In common with many who will read this site, I have had a long standing appreciation of things electrical and mechanical. I have been working in the electronics, electrical and mechanical area for over 40 years. My hobbies have included restoring numerous vintage and post vintage vehicles. Along the way, I have been associated with a government funded electric car project. In 2007, I was given a model helicopter as a Christmas present. This lead to the purchase of a Blade CX-2 helicopter. I soon became amazed with the Li Ion battery technology used to power these devices. The next step was discovering this cell technology was being used in electric vehicles. At the same time, I was looking around for a suitable semi retirement project; hence the Mighty Boy electrical vehicle project commenced.
I should point out that although I am interested in the use of
green low emission vehicles, this is a welcome secondary benefit to the
Mighty Boy EV project. I simply just like building and designing things! The current (2008) costs involved in building an
EV using Li Ion cell technologies is still prohibitively high. Currently
(October 2008) in
Australia we are looking at costs of around a $1.50 per Amp Hour (but world
economy conditions will most likely cause this to increase dramatically). This works out
to just over $5,400 for a 10.8kwh battery pack that ideally would be required in a
project such as Mighty Boy EV. On top of this cost, you need to add a battery
management system (BMS) and high voltage controller. In the final
version, I am expecting a range of 100 to 120 km
driving conservatively on the flat plains of Adelaide with quick off-the-line
performance and a top speed of 100km per hour. So the focus is on enjoying the
design and construction of the electric Mighty Boy as a project and not on some
ill informed concept of saving money on fossil fuels. For most, until battery
costs drop considerably or there is a government rebate system in place, the
returns financially are very doubtful. Version 1.0 of this project will
scale back to 24 Thunder Sky Lithium Ion batteries (72 volt system - 6.5kwh)
using an Alltrax 450 Amp controller. The much reduced range (and loss
of higher top speed) is fine for my current needs. I have always liked the
programmable features of the Alltrax product but the highest voltage controller
made by them is limited to 72 volts. Hopefully future high voltage controllers
will offer these features, the Curtis controllers are rather dated in
functionality. To try and future proof the project the battery enclosure is
designed to accommodate up to a 144 volt (13kwh) Li-Ion pack. (For
updates on the battery situation please read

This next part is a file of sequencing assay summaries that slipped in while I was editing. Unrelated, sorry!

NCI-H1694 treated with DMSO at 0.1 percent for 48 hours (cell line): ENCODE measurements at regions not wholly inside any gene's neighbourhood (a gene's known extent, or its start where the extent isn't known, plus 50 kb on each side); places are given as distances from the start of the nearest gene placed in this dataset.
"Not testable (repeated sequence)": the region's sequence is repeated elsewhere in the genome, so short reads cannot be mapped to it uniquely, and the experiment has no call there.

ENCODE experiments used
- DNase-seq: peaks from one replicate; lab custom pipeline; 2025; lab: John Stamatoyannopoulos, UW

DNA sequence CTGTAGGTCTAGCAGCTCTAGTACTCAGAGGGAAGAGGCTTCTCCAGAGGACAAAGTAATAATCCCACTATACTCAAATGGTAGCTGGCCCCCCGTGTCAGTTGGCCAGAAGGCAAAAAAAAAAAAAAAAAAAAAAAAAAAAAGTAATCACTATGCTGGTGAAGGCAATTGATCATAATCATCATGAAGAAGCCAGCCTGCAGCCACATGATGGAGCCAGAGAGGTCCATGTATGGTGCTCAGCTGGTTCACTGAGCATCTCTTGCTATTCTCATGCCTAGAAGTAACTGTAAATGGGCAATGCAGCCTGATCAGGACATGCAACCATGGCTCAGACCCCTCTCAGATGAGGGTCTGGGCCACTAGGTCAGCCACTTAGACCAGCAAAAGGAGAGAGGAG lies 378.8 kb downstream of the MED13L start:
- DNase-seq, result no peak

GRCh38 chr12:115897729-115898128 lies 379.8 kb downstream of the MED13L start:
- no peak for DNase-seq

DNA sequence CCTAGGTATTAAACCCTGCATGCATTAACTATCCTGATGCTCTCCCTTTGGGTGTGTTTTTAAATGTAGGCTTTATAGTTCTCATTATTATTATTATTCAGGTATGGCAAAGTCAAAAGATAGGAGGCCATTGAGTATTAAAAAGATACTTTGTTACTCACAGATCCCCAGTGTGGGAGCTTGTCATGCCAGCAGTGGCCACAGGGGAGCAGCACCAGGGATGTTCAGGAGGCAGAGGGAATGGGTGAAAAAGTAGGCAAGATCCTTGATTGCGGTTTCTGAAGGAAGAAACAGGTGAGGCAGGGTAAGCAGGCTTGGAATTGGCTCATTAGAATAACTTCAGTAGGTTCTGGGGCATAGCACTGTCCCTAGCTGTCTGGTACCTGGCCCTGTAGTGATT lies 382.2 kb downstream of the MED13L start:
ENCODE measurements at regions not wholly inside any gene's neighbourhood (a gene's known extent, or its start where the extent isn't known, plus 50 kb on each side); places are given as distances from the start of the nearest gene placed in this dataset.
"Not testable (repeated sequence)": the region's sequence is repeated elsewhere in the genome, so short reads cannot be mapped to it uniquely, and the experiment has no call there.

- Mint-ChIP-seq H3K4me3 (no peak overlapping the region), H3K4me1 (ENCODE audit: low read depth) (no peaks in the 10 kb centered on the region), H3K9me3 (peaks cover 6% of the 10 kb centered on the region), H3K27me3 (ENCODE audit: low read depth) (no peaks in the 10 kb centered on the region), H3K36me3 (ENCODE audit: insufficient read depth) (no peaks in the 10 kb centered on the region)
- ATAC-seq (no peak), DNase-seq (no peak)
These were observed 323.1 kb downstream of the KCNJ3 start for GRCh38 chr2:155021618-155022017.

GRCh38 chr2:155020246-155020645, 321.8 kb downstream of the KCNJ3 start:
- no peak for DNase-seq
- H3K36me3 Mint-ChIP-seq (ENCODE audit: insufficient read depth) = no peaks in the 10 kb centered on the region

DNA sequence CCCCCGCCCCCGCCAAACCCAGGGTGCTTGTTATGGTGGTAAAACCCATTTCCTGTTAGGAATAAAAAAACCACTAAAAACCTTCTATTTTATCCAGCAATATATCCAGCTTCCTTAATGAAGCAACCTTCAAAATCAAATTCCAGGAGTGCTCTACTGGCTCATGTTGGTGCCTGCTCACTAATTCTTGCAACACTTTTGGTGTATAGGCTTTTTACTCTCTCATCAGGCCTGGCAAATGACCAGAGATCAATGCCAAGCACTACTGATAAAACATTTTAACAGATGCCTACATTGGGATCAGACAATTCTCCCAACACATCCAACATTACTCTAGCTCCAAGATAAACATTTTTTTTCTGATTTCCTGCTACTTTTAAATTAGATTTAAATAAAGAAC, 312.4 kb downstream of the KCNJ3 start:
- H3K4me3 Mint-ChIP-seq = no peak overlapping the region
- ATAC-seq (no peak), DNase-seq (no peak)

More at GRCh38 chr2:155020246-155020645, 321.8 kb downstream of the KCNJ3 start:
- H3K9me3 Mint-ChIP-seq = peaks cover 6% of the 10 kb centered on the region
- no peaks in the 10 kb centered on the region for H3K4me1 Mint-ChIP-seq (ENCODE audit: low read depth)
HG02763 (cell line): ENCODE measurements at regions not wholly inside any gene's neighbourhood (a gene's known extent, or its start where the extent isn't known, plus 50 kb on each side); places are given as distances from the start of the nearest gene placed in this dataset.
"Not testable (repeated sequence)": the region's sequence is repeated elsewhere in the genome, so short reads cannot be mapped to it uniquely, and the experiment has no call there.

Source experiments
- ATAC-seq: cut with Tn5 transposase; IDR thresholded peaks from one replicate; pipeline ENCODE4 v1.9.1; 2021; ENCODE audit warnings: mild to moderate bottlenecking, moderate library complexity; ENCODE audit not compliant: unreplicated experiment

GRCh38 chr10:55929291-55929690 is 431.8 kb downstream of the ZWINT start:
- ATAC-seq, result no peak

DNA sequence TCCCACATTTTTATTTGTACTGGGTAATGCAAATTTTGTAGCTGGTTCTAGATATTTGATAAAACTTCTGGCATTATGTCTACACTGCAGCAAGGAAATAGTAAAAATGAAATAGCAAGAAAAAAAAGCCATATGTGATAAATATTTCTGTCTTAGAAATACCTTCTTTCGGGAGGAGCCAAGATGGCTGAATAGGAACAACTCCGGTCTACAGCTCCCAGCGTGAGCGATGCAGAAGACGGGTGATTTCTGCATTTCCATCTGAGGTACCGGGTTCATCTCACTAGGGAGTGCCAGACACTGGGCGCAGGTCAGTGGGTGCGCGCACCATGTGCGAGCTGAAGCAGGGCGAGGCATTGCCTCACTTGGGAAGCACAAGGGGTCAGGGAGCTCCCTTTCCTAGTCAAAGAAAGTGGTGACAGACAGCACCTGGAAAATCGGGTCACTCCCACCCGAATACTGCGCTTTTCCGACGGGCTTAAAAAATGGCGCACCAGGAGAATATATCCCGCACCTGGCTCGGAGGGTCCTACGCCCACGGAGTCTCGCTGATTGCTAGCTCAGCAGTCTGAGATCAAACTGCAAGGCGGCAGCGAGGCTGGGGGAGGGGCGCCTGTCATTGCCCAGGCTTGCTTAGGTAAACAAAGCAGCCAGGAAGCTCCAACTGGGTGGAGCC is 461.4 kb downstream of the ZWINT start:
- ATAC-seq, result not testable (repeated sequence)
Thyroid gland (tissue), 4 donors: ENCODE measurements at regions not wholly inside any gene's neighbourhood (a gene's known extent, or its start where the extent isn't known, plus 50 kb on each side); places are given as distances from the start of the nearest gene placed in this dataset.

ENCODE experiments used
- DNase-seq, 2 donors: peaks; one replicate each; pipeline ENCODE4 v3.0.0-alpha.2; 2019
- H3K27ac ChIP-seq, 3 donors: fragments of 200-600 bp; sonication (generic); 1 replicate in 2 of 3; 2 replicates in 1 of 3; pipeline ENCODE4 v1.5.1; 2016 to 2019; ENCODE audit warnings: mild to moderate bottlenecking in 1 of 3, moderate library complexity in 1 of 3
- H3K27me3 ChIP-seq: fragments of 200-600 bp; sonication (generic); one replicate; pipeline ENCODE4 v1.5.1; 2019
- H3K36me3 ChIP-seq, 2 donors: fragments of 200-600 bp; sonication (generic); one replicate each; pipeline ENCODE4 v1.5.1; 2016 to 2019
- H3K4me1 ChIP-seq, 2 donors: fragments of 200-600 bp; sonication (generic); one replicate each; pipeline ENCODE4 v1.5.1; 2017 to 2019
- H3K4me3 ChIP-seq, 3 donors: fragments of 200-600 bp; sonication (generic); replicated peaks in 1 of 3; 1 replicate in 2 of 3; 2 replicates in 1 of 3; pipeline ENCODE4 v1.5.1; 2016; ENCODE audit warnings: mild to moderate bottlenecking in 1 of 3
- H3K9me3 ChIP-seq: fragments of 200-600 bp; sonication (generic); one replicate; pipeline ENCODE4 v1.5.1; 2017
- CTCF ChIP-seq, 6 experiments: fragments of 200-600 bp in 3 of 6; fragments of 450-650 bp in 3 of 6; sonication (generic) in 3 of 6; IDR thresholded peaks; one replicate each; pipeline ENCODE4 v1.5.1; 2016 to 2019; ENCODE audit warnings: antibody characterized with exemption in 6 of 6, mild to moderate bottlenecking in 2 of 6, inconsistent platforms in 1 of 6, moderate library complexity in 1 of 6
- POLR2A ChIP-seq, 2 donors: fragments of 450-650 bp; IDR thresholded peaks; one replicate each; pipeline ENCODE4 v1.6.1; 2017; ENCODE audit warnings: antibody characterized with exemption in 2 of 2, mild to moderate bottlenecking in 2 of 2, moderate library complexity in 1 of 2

Battery Dilemma). The
8" motor used is actually on the high end of requirements for excellent performance of such a
light vehicle. I should point out that the 8" Advanced DC motor (a brush
type motor) use here is vary old proven basic technology, DC brushless or
AC motor technology really represents a better motor choice today. But
MightyboyEV is a basic conversion and the simpler the better as far as the
Electric Vehicle conversion process is concerned. * In November 2010 MightyBoyEV was
upgraded to a Li-Ion battery pack please follow this upgrade on this site at
Re-birthing suitable older vehicles (vehicles 10 years or older) into electric cars is generally accepted as a fairly green transport solution. The initial production costs (including environmental costs) of older vehicles has been amortised and most are destined for the recycling scrap heap. In my view, re-birthing a vehicle, is only viable for individuals who possess the needed skills base as the process is very labour intensive. The costs involved in paying someone to perform the conversion would be unrealistic in most cases. There are a number of very supportive people on the many EV forums on the web. One such forum is http://www.diyelectriccar.com/forums/ .
So Why a Mighty Boy?
Firstly, they are a bit different.... best described as kind of cute in an ugly way. Maybe even cultish by some....
Secondly and most importantly they are ideal for electric conversions. This assumes the concept of a small ute with an amazingly large cab suits your driving requirements. Not much use for a family of three or more!
Why it suits being converted to an electric vehicle:
Simple design and construction
Extremely light - 600 kg (Curb) and 950 kg (Gross)
Weight distribution (front and back) and load capacity ideal for purpose
Batteries can easily be housed in the ute box without the need of special venting
No additional complications - such as power assisted brakes, power steering pump, air bags or computer/ABS systems
Very reasonable purchase price but getting hard to find a cheap one with a good body.